Electric Bikes - traction problems
Bikeforums.net is a forum about nothing but bikes. Our community can help you find information about hard-to-find and localized information like bicycle tours, specialties like where in your area to have your recumbent bike serviced, or what are the best bicycle tires and seats for the activities you use your bike for.
02-07-12, 04:26 PM
I recently finished my electric conversion on a 20" folding bike (no longer folds). I have a front hub motor (BMC 36V 500W high torque geared hub motor). It has the power to climb the hills between work and home. The problem is that it looses traction and the tire slips on even dry pavement.
I have never heard anyone else complain about front hub motors doing this (but most hub motors don't have the torque this motor has). I am looking for some experience-based advice.
- I am running a 90 psi, 20x1.5 tire with just a little tread. I'm wondering if going to a lower pressure tire will help. I'm thinking Big Apple.
- I am thinking about reversing the fork. The current wheelbase is about 40 inches and reversing the fork will reduce it by less than 2 inches and change the weight distribution.
I do not recommend reversing the fork. The bike as it is now should require very little effort to balance. (It should feel fairly stable, and need almost no effort from arm muscles, to keep the bike balanced while moving at 10 or 25 miles per hour.) If you reverse the fork, it will probably require effort to balance at 10 miles per hour. At 20 to 25 miles per hour, it might wobble in a way that would cause you to crash.
I do have other ideas to correct the problem you are having.
Like you said, use a fat tire and low pressure (for instance if you use a big apple tire you should be able to get away with 20psi if you weigh 120 pounds or 35psi if you weigh 200 pounds). The minimum depends on the bumps you encounter on your rides -- as long as you always avoid bottoming out your tire (hitting the rim against the ground) you'll be fine.
Other things that might work for you: lean forward when accelerating hard. replace your handlebars and/or change their position so that you are riding more like a bent-forward racing cyclist and less like a beach-cruiser cyclist, since that'll put more weight on the front wheel. Go easy on the throttle whenever moving less than 10 miles per hour. (when starting from a dead stop, don't go past the middle on the throttle)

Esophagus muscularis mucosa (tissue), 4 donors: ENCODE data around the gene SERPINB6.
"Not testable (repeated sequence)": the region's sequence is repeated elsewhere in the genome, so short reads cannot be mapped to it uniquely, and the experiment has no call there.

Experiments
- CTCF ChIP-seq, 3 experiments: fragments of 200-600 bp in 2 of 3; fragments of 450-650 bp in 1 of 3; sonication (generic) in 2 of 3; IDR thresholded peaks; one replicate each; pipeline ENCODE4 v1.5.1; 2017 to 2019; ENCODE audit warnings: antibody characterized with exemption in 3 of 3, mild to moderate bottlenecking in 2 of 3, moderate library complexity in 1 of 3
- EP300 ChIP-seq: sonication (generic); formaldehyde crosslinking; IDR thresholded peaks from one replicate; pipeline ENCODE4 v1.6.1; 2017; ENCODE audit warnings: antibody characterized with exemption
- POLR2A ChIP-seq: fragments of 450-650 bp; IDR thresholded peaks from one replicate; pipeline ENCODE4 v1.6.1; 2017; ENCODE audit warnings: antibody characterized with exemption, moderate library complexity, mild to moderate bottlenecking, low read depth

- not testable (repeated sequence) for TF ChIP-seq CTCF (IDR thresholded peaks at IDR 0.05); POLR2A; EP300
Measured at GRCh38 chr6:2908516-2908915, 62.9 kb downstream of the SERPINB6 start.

02-08-12, 01:33 PM
Thanks for the feedback.
Regarding the fork, I flipped it last night but have not tried it. The wheelbase drops to 36" (which strikes me as a minimum). I do expect that the low speed handling will require more attention. At higher speeds I would think the increased Trail would create a bike that tracks a straight line well, but would be quite a bit more jumpy. I was trying to find info on the wheelbase of racing frames for comparison. I will be quite cautious if I try this out. I do sit upright (for health reasons) which puts my weight quite far back.
Swapping out tires is an easy solution which can't hurt. The physics of tire width and pressure has never been clear to me, though there seems to be adequate anecdotal evidence to confirm that wide low-pressure tires have better grip than narrow high-pressure tires.
02-08-12, 02:09 PM
In searching for wheelbase ranges I found reference to a folder with a 35 inch wheelbase, and the Dreamslide standing bicycle with a 32" wheelbase. I guess that is some indication of how short a wheelbase can be and still be ridable.
02-09-12, 04:26 PM
Put a basket on the front of the bike and add some weight (Maybe even an extra battery) and that will help with slip.
02-10-12, 12:46 PM
Yes, I agree. I did the math based on my assumed center of gravity while riding. I figured that shortening the wheelbase from 40 to 36 inches would shift another 5 lbs to the front wheel. Moving the battery over the front wheel shifts almost 10 lbs to the front wheel. The choice is clear. I also ordered a Schwalbe 20x2 Big Apple front tire and will try running it at 50psi or below. Robert
02-10-12, 01:12 PM
Reversing the fork actually makes the handling more stable but it makes the bike feel sluggish when turning. I've ridden my Bike Friday with a reversed fork and the main problem was that the bike was much more prone to lifting the rear wheel under hard braking. I agree with the choice to move the battery weight to the front instead, especially if you can mount it fairly low. Traction is primarily a function of the weight on the wheel and the tire compound. There shouldn't be a need to go with a bigger, lower pressure tire.
Powered by vBulletin® Version 4.1.12 Copyright © 2013 vBulletin Solutions, Inc. All rights reserved.